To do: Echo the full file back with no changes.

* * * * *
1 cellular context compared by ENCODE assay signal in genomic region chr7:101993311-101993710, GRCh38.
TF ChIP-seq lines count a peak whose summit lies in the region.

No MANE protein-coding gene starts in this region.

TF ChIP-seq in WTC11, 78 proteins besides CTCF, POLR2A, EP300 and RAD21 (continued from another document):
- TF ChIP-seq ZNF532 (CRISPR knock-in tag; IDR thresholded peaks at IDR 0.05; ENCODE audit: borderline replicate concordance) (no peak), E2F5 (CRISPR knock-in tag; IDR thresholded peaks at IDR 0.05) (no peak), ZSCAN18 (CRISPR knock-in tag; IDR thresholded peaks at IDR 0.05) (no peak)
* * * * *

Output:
1 cellular context compared by ENCODE assay signal in genomic region chr7:101993311-101993710, GRCh38.
TF ChIP-seq lines count a peak whose summit lies in the region.

No MANE protein-coding gene starts in this region.

TF ChIP-seq in WTC11, 78 proteins besides CTCF, POLR2A, EP300 and RAD21 (continued from another document):
- TF ChIP-seq ZNF532 (CRISPR knock-in tag; IDR thresholded peaks at IDR 0.05; ENCODE audit: borderline replicate concordance) (no peak), E2F5 (CRISPR knock-in tag; IDR thresholded peaks at IDR 0.05) (no peak), ZSCAN18 (CRISPR knock-in tag; IDR thresholded peaks at IDR 0.05) (no peak)